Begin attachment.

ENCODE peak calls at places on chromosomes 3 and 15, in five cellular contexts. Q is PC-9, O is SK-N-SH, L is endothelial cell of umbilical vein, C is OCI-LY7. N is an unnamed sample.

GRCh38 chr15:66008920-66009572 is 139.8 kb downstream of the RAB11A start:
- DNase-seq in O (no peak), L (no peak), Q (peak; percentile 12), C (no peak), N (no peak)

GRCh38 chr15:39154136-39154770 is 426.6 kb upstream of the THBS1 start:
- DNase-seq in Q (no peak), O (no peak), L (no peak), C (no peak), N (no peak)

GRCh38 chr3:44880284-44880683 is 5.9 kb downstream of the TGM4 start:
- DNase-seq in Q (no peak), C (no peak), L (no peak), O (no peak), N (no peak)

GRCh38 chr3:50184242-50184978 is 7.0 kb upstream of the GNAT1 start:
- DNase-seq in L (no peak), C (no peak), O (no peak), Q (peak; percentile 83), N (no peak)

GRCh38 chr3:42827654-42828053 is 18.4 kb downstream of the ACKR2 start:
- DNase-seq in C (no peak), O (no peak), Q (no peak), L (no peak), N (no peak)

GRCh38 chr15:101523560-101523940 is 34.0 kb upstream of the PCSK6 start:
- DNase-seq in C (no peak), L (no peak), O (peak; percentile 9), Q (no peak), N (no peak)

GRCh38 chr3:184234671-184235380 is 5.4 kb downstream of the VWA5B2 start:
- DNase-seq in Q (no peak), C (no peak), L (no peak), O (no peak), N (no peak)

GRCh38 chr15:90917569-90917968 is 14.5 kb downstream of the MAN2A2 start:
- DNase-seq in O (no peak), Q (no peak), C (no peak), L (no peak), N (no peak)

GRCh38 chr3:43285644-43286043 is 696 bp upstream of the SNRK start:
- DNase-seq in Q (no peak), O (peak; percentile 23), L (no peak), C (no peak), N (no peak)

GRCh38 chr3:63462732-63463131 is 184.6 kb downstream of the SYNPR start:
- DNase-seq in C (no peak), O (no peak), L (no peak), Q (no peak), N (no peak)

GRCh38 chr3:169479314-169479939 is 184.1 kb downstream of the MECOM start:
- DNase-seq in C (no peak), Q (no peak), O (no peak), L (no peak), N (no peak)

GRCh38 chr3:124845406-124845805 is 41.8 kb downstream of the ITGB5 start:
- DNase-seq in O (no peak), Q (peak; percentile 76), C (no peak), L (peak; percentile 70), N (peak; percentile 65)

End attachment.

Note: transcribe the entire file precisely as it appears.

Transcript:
ENCODE peak calls at places on chromosomes 3 and 15, in five cellular contexts. Q is PC-9, O is SK-N-SH, L is endothelial cell of umbilical vein, C is OCI-LY7. N is an unnamed sample.

GRCh38 chr15:66008920-66009572 is 139.8 kb downstream of the RAB11A start:
- DNase-seq in O (no peak), L (no peak), Q (peak; percentile 12), C (no peak), N (no peak)

GRCh38 chr15:39154136-39154770 is 426.6 kb upstream of the THBS1 start:
- DNase-seq in Q (no peak), O (no peak), L (no peak), C (no peak), N (no peak)

GRCh38 chr3:44880284-44880683 is 5.9 kb downstream of the TGM4 start:
- DNase-seq in Q (no peak), C (no peak), L (no peak), O (no peak), N (no peak)

GRCh38 chr3:50184242-50184978 is 7.0 kb upstream of the GNAT1 start:
- DNase-seq in L (no peak), C (no peak), O (no peak), Q (peak; percentile 83), N (no peak)

GRCh38 chr3:42827654-42828053 is 18.4 kb downstream of the ACKR2 start:
- DNase-seq in C (no peak), O (no peak), Q (no peak), L (no peak), N (no peak)

GRCh38 chr15:101523560-101523940 is 34.0 kb upstream of the PCSK6 start:
- DNase-seq in C (no peak), L (no peak), O (peak; percentile 9), Q (no peak), N (no peak)

GRCh38 chr3:184234671-184235380 is 5.4 kb downstream of the VWA5B2 start:
- DNase-seq in Q (no peak), C (no peak), L (no peak), O (no peak), N (no peak)

GRCh38 chr15:90917569-90917968 is 14.5 kb downstream of the MAN2A2 start:
- DNase-seq in O (no peak), Q (no peak), C (no peak), L (no peak), N (no peak)

GRCh38 chr3:43285644-43286043 is 696 bp upstream of the SNRK start:
- DNase-seq in Q (no peak), O (peak; percentile 23), L (no peak), C (no peak), N (no peak)

GRCh38 chr3:63462732-63463131 is 184.6 kb downstream of the SYNPR start:
- DNase-seq in C (no peak), O (no peak), L (no peak), Q (no peak), N (no peak)

GRCh38 chr3:169479314-169479939 is 184.1 kb downstream of the MECOM start:
- DNase-seq in C (no peak), Q (no peak), O (no peak), L (no peak), N (no peak)

GRCh38 chr3:124845406-124845805 is 41.8 kb downstream of the ITGB5 start:
- DNase-seq in O (no peak), Q (peak; percentile 76), C (no peak), L (peak; percentile 70), N (peak; percentile 65)